UBC Theses and Dissertations

UBC Theses Logo

UBC Theses and Dissertations

Processor architectures for synthetic aperture radar Meisl, Peter G. 1996

Your browser doesn't seem to have a PDF viewer, please download the PDF to view this item.

Item Metadata


831-ubc_1996-0251.pdf [ 7.8MB ]
JSON: 831-1.0064828.json
JSON-LD: 831-1.0064828-ld.json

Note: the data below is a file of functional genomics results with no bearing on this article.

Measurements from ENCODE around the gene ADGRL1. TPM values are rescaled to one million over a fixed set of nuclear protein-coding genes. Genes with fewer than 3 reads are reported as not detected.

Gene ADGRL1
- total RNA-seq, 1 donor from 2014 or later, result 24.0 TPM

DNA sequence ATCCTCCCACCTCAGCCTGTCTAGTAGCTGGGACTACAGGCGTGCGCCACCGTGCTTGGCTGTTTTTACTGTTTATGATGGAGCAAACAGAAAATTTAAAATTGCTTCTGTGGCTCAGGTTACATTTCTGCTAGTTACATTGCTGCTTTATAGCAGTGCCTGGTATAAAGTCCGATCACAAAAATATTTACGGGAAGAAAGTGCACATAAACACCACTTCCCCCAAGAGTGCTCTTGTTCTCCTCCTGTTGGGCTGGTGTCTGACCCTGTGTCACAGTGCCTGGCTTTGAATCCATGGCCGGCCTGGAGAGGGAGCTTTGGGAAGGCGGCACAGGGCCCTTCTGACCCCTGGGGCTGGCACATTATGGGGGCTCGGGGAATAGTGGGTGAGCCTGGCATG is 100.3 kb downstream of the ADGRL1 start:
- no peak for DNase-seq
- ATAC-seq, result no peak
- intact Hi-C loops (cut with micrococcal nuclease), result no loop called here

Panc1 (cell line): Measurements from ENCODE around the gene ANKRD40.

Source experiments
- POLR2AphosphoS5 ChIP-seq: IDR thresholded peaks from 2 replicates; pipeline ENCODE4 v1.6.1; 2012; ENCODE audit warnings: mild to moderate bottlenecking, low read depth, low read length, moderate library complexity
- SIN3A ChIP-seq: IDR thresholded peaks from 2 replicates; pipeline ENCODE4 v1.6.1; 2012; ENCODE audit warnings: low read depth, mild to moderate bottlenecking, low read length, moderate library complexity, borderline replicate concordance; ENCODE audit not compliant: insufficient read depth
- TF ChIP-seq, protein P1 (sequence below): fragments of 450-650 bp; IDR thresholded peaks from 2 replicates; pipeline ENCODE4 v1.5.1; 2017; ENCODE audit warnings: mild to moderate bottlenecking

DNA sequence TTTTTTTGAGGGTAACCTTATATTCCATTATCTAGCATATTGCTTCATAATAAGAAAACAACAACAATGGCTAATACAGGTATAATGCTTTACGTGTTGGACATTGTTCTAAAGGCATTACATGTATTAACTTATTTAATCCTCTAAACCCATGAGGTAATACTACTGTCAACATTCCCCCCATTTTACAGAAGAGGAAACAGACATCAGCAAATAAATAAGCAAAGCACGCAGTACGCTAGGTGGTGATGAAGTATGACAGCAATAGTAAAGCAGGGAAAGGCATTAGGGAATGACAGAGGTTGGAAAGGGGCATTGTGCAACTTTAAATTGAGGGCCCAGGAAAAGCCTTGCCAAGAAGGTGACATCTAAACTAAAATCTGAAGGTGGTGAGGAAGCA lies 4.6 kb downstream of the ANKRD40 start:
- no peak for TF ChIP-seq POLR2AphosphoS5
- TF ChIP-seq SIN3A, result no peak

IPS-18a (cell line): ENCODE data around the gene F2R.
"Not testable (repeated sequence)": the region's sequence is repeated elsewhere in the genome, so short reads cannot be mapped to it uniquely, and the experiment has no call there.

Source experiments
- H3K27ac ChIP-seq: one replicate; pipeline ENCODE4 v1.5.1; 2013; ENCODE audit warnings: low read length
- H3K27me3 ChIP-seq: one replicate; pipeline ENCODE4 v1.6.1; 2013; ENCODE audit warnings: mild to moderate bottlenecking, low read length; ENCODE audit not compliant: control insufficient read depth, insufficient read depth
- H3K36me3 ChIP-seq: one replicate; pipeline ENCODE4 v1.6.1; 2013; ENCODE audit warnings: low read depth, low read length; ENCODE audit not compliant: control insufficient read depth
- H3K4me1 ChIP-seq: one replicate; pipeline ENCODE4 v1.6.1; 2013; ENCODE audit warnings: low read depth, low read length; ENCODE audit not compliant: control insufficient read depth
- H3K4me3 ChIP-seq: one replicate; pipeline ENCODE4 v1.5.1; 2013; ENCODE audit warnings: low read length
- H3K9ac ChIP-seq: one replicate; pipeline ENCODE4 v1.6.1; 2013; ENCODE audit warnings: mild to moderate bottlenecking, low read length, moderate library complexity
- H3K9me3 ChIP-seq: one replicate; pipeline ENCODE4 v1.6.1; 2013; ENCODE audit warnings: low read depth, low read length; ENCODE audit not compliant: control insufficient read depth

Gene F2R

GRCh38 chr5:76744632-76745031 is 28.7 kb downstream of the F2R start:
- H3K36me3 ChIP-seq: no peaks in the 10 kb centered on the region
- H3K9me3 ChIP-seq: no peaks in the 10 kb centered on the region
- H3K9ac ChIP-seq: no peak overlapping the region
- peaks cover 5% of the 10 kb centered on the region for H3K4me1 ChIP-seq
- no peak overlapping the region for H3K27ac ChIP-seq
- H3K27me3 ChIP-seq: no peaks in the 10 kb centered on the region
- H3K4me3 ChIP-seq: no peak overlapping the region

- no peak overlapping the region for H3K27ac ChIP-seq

RDF/XML (Pretty): 831-1.0064828-rdf.xml
RDF/JSON: 831-1.0064828-rdf.json
Turtle: 831-1.0064828-turtle.txt
N-Triples: 831-1.0064828-rdf-ntriples.txt
Original Record: 831-1.0064828-source.json
Full Text

Full Text